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1. What is Research?

Research is a systematic inquiry that investigates hypotheses, suggests new


interpretations of data or texts, and poses new questions for future research to
explore.

Research consists of:

Asking a question that nobody has asked before;


Doing the necessary work to find the answer; and
Communicating the knowledge you have acquired to a larger audience.

2. Parts of a Research
Title - A good study begins with a good title that is descriptive without being too
long. Your title should adequately inform the reader of the important aspects of
your study, which may include population, the focus of the study, and/or unique
methods. When people go and search for articles in literature reviews, the search
engines often go off of a title. A general rule of thumb that I have heard is to
not make a title longer than 12 words.

Abstract -The abstract is a one-paragraph summary of the entire study. The purpose
of the abstract is to give a brief overview of a study so the reader can quickly
determine if they should read the full article or not. The focus should be on what
is important, such as the participants, the results, and briefly what the results
mean.

Introduction - The introduction obviously introduces the topic, but it also


describes the reason for the study and outlines the basic research in the field.
Introductions can be a few paragraphs to a few pages, depending on how long the
article or book may be.

Methods/Procedure - This section describes what you did, how you did it, gives
strategies, sample calculations, diagrams and circuits, and descriptions of
equipment. The goal here is to give the reader sufficient inforamation to be able
to repeat your work if desired. (Of course some "standard techniques" can be simply
referenced).

Results - This section is where you prove your point with the data. Give graphs and
tables of costs, profits, whatever your data is. Also give some description or
guide to help the reader recognize your important points.

Conclusions/Discussion - Here you state what your learned or proved. What are the
"take home messages" or major accomplishments of this work? You may also describe
interesting observations, new questions, and future work here.

Bibliography - A list of the references you used in the work & writing the paper.

3. and 4. Parts of Introduction


The introduction to a research paper simply introduces the topic being researched.
The introduction contains a topic sentence, a thesis statement, then three to five
reasons, details and/or facts supporting your research followed by a conclusion. It
should be relatively brief, concise and clear. The thesis statement and the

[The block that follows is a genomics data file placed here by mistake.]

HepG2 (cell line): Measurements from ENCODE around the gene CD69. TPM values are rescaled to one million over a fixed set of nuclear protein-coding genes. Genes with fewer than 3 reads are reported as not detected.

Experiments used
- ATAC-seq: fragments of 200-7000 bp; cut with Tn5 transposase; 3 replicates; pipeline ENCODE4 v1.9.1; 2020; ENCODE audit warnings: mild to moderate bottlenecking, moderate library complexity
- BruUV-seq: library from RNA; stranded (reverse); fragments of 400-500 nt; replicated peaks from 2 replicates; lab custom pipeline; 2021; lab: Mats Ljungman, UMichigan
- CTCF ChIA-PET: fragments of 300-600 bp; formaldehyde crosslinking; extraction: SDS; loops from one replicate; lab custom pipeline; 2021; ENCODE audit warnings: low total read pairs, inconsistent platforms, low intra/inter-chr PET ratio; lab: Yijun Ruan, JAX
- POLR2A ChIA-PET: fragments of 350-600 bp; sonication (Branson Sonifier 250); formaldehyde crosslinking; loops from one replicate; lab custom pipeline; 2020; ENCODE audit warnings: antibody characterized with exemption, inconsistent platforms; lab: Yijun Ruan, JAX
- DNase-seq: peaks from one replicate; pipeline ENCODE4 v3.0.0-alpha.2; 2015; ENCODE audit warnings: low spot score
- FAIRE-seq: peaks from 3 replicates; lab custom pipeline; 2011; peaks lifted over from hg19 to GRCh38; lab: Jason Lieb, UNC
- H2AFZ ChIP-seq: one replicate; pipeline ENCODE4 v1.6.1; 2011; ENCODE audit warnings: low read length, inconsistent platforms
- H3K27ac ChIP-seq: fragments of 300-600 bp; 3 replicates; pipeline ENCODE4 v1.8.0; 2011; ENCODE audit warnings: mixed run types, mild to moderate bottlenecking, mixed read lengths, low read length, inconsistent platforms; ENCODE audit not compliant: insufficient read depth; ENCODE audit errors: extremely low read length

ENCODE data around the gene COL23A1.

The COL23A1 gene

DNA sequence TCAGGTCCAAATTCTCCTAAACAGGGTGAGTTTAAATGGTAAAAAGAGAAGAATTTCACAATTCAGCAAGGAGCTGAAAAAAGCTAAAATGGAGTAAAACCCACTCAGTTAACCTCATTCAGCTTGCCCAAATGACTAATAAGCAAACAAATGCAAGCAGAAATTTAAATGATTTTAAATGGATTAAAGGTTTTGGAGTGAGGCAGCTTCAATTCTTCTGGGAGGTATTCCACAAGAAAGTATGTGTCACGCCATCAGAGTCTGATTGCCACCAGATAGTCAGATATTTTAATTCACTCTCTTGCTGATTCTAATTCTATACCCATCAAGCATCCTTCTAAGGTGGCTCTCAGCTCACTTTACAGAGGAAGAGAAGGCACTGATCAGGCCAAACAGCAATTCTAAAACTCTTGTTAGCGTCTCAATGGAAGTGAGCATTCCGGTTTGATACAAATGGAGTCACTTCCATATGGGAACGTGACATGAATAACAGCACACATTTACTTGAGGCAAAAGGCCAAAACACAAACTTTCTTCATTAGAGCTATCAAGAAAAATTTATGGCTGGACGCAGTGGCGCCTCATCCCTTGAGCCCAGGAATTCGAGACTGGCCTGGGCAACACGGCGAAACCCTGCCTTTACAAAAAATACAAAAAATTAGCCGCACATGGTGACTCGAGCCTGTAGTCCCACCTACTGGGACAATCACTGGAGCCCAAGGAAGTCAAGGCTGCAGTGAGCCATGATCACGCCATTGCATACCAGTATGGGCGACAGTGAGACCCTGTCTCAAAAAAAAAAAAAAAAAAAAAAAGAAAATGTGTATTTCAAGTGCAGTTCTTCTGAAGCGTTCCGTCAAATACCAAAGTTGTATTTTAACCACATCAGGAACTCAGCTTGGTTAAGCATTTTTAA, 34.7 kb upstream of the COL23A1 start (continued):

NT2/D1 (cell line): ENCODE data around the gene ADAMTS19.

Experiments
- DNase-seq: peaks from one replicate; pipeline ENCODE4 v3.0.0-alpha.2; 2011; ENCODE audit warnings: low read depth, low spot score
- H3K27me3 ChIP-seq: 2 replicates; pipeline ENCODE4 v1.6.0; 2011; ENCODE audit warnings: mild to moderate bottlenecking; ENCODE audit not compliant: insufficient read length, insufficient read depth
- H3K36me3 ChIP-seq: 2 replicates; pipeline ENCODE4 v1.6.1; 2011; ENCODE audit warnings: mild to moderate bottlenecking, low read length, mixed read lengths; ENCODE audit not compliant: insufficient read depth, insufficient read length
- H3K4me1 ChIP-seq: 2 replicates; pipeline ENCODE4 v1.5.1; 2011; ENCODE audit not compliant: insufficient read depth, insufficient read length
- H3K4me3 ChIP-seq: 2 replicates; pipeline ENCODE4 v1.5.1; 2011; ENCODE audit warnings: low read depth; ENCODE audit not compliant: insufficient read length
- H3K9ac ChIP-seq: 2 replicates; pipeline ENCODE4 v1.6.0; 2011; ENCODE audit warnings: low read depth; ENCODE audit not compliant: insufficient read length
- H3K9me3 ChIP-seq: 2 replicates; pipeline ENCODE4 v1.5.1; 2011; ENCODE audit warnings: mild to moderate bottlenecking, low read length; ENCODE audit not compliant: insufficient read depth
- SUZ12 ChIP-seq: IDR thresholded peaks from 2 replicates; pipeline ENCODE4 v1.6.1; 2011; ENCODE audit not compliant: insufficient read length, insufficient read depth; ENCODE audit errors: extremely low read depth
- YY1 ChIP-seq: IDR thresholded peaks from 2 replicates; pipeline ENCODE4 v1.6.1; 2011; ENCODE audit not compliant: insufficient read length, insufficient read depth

supporting sentences provide the background information the reader needs about the
topic. An introduction doesn't explain findings in detail. It provides the setup
for the paper.

The Topic Sentence


The topic sentence in the introduction simply states the main idea of your paper.
It should be clear and concise yet thorough enough for a reader to understand what
will be presented.
The Thesis Statement
The thesis statement in the introduction makes the main idea of your paper clear to
the reader. Examine your outline for direction, then write several thesis
statements and choose the one that most appropriately fits your topic sentence.
Utilizing expressive words and vivid action verbs help the thesis grab the reader's
attention. Refine your thesis statement by reading it aloud several times to ensure
clarity and cohesion.

Supporting Sentences
Three to five reasonable arguments should be presented in the form of reasons,
details and/or facts. These arguments must support your research.

The Conclusion Sentence


The concluding sentence of the introductory paragraph simply recalls the main idea
and adds a strong ending to a paragraph. When writing the concluding sentence,
rewrite the topic sentence using different words but keep the main idea intact.
Also, add a new detail or insight about the main idea. The conclusion should use
words that grab the reader's attention.

5. How to write Statement of the Problem


The ultimate goal of a statement of the problem is to transform a generalized
problem (something that bothers you; a perceived lack) into a targeted, well-
defined problem; one that can be resolved through focused research and careful
decision-making.

Writing a statement of the problem should help you clearly identify the purpose of
the research project you will propose. Often, the statement of the problem will
also serve as the basis for the introductory section of your final proposal,
directing your readers attention quickly to the issues that your proposed project
will address and providing the reader with a concise statement of the proposed
project itself.

A statement of problem need not be long and elaborate: one page is more than enough
for a good statement of problem.

6. SCOPE, LIMITATIONS, DELIMITATIONS.


7.